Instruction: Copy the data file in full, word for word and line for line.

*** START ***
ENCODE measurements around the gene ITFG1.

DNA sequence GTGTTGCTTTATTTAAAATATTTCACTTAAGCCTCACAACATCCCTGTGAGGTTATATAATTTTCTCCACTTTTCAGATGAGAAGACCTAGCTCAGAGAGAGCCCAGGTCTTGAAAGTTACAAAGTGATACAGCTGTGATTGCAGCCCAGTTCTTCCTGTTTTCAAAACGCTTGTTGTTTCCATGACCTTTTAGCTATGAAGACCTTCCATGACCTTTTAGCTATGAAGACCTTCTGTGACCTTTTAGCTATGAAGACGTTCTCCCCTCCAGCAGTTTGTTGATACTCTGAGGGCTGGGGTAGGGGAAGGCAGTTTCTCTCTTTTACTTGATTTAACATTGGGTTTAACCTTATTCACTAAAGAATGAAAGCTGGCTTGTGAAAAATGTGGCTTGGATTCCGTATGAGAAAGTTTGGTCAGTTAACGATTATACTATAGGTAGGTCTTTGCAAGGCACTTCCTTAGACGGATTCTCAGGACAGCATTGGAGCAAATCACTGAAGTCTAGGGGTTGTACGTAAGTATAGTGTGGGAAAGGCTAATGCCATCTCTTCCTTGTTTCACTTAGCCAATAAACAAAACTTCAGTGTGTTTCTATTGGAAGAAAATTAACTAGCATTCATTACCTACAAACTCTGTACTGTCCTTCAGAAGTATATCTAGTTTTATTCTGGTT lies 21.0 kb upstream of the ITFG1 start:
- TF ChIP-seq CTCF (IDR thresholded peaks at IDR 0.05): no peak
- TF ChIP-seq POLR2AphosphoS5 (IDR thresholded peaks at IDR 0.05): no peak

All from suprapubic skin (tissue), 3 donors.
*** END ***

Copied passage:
ENCODE measurements around the gene ITFG1.

DNA sequence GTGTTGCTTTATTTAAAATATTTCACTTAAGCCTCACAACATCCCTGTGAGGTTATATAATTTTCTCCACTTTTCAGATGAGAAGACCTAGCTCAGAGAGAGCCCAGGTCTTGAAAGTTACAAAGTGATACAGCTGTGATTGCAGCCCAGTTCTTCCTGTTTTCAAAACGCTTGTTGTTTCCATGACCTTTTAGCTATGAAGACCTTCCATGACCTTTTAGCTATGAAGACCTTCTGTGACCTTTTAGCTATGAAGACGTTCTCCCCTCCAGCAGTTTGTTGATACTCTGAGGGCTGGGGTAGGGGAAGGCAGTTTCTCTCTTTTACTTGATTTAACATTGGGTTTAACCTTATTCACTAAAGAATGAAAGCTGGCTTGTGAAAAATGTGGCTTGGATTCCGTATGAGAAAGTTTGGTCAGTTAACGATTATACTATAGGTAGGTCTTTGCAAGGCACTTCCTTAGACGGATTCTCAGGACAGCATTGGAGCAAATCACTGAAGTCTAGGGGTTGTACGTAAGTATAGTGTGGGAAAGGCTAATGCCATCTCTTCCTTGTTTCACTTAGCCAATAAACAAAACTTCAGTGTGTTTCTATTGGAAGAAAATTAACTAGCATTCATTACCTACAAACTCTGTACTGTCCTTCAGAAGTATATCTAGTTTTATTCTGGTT lies 21.0 kb upstream of the ITFG1 start:
- TF ChIP-seq CTCF (IDR thresholded peaks at IDR 0.05): no peak
- TF ChIP-seq POLR2AphosphoS5 (IDR thresholded peaks at IDR 0.05): no peak

All from suprapubic skin (tissue), 3 donors.